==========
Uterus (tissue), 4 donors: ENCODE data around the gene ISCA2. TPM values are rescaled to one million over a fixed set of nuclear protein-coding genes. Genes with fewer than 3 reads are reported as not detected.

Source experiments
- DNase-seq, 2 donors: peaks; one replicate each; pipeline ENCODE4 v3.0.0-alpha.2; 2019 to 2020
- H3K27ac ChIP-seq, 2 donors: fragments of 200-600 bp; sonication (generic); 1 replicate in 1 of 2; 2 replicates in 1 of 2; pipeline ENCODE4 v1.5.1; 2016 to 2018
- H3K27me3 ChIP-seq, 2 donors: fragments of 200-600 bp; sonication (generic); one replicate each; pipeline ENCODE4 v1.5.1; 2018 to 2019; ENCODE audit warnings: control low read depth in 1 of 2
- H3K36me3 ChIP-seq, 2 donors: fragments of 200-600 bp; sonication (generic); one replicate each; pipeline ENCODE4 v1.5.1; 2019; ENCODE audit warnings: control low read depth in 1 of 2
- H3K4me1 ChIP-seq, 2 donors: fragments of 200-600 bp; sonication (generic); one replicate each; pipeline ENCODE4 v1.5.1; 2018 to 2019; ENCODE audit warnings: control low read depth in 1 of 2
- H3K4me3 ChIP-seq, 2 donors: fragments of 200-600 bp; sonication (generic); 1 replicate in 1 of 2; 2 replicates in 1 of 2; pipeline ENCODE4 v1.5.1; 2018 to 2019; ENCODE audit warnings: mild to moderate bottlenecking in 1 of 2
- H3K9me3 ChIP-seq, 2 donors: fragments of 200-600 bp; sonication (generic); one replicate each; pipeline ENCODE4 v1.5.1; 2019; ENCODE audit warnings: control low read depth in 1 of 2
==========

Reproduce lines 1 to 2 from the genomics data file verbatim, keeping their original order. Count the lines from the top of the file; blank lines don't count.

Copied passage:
Uterus (tissue), 4 donors: ENCODE data around the gene ISCA2. TPM values are rescaled to one million over a fixed set of nuclear protein-coding genes. Genes with fewer than 3 reads are reported as not detected.

Source experiments